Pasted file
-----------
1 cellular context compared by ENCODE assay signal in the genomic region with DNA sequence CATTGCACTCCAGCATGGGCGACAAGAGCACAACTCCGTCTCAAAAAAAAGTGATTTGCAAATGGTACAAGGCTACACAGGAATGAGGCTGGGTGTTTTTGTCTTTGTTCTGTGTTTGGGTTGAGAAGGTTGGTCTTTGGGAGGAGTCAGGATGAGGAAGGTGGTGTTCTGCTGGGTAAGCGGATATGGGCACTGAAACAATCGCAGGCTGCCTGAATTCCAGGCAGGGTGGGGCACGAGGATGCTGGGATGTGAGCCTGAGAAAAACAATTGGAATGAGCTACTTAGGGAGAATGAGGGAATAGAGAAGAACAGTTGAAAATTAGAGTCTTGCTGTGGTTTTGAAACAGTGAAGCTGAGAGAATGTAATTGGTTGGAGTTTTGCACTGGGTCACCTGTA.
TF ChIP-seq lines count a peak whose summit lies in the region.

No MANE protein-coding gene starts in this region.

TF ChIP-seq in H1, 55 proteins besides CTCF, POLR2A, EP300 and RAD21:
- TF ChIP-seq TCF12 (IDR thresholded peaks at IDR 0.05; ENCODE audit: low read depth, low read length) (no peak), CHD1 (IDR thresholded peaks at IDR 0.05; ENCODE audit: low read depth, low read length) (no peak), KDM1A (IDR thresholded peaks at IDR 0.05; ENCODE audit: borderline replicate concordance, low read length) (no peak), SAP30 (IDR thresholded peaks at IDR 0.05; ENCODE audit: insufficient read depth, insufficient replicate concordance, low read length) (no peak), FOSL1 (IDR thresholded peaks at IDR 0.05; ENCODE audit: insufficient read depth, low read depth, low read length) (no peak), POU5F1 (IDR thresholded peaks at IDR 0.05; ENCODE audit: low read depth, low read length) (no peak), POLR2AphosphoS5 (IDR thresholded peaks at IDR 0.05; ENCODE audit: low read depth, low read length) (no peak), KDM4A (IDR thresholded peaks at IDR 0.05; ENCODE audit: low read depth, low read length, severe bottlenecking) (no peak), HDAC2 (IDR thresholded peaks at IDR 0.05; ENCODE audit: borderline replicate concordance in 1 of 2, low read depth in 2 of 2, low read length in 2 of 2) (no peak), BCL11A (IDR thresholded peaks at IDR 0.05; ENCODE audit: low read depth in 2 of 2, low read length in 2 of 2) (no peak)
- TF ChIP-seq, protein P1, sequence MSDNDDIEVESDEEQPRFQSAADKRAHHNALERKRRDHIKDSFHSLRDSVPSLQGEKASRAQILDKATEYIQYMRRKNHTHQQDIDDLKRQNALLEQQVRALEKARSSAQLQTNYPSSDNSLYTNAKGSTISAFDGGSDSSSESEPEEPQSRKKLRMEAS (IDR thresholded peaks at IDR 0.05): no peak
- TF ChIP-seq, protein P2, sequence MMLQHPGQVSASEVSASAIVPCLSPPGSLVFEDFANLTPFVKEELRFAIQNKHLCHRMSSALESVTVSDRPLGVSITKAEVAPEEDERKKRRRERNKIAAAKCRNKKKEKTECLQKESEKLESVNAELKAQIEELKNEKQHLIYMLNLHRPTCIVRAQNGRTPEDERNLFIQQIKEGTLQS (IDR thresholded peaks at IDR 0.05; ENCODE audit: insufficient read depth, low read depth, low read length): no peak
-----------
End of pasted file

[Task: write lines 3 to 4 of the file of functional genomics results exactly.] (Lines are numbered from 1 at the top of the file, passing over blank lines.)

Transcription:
No MANE protein-coding gene starts in this region.

TF ChIP-seq in H1, 55 proteins besides CTCF, POLR2A, EP300 and RAD21: